Ben Jonson  

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Train wreck at Montparnasse (October 22, 1895) by Studio Lévy and Sons.
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Train wreck at Montparnasse (October 22, 1895) by Studio Lévy and Sons.

Benjamin Jonson (c. 11 June 1572 – c. 16 August 1637) was an English playwright and poet, whose artistry exerted a lasting impact upon English poetry and stage comedy. He popularised the comedy of humours. He is best known for the satirical plays Every Man in His Humour (1598), Volpone, or The Fox (c. 1606), The Alchemist (1610) and Bartholomew Fair (1614) and for his lyric and epigrammatic poetry. "He is generally regarded as the second most important English dramatist, after William Shakespeare, during the reign of James I."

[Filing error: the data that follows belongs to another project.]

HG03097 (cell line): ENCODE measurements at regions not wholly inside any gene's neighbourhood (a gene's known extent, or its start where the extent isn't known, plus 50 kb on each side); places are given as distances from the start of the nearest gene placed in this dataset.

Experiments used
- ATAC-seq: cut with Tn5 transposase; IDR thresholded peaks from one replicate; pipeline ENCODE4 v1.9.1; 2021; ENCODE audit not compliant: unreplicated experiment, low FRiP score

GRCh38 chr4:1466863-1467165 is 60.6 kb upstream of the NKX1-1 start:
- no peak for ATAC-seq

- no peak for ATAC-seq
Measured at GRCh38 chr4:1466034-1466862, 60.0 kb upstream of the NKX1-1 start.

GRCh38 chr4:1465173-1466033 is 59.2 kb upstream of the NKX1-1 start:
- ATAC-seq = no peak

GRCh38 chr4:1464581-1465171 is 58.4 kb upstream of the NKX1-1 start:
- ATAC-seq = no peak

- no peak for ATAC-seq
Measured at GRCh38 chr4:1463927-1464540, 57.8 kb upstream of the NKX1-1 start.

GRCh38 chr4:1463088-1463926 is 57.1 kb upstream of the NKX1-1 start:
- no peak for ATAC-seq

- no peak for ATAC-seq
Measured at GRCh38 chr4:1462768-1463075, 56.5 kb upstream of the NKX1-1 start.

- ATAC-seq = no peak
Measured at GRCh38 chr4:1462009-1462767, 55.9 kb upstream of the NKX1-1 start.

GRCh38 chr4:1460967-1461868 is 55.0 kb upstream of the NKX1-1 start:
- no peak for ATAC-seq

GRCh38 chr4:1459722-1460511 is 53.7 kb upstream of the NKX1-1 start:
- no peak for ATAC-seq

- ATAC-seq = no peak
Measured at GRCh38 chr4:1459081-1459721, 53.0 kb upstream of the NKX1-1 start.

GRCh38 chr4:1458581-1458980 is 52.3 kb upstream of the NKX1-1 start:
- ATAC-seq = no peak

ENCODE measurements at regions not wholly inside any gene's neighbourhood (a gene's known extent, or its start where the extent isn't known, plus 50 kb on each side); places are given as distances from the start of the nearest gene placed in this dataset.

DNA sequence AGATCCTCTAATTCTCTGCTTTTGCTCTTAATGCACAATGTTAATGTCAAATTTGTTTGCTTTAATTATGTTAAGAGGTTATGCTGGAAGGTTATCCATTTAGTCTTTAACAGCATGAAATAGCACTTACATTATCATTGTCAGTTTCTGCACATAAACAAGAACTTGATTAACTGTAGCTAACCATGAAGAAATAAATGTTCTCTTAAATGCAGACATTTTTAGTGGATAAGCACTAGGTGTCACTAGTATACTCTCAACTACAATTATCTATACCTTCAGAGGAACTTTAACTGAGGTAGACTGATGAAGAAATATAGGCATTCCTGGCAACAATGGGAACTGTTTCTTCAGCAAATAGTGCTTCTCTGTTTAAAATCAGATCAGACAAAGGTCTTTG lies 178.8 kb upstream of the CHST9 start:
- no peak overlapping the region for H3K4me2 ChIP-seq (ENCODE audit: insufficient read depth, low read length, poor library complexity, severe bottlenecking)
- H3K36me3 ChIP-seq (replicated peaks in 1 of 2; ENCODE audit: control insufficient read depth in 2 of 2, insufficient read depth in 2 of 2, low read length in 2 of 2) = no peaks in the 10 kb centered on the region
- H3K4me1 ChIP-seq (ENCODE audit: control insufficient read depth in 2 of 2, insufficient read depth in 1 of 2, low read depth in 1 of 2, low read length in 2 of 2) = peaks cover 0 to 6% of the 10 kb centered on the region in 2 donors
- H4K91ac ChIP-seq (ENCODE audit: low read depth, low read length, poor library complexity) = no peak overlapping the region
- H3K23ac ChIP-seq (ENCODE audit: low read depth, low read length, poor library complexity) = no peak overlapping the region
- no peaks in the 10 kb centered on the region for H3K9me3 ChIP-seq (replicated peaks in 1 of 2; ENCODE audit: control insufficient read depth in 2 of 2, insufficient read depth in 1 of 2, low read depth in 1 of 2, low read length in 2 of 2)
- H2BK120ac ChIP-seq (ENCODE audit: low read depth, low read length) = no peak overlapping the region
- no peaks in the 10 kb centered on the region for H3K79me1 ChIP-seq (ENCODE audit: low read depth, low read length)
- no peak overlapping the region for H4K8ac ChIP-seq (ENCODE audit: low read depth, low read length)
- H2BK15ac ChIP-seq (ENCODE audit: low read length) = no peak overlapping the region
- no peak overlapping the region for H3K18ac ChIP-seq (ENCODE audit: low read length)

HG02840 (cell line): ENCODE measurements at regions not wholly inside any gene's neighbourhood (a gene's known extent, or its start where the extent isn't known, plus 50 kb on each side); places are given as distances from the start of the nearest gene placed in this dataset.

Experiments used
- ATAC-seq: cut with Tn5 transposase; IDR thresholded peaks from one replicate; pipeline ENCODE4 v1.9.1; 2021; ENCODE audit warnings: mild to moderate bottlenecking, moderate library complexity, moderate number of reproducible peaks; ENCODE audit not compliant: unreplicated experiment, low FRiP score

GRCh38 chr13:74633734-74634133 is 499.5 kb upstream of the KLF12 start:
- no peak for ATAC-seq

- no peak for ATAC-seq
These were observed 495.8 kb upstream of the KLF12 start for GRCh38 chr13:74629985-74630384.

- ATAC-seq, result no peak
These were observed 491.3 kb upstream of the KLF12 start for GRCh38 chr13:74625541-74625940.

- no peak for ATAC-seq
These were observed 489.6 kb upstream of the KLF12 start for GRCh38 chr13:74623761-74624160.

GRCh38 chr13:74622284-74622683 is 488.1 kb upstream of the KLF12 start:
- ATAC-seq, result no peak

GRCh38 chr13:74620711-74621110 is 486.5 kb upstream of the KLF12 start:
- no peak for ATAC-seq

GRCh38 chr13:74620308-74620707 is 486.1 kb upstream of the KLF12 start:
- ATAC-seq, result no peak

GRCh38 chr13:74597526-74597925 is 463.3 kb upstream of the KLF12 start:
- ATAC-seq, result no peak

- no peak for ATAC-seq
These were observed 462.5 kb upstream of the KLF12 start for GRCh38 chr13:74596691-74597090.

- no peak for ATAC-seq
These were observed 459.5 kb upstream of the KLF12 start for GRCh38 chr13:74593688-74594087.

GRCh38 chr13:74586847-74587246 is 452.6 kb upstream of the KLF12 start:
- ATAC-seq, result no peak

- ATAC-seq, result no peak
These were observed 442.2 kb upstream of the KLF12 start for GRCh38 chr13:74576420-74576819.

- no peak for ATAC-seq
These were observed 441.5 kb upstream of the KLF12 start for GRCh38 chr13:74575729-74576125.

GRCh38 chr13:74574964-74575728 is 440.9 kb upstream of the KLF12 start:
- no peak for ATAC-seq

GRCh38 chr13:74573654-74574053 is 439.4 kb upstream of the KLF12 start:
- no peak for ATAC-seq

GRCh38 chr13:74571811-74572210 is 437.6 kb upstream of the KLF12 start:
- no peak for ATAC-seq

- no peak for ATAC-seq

Jonson was a classically educated, well-read and cultured man of the English Renaissance with an appetite for controversy (personal and political, artistic and intellectual) whose cultural influence was of unparalleled breadth upon the playwrights and the poets of the Jacobean era (1603–1625) and of the Caroline era (1625–1642).

A Study of Ben Jonson (London, 1889) is a text by Algernon Charles Swinburne on Ben Jonson’s scatological epigrams.



Unless indicated otherwise, the text in this article is either based on Wikipedia article "Ben Jonson" or another language Wikipedia page thereof used under the terms of the GNU Free Documentation License; or on original research by Jahsonic and friends. See Art and Popular Culture's copyright notice.

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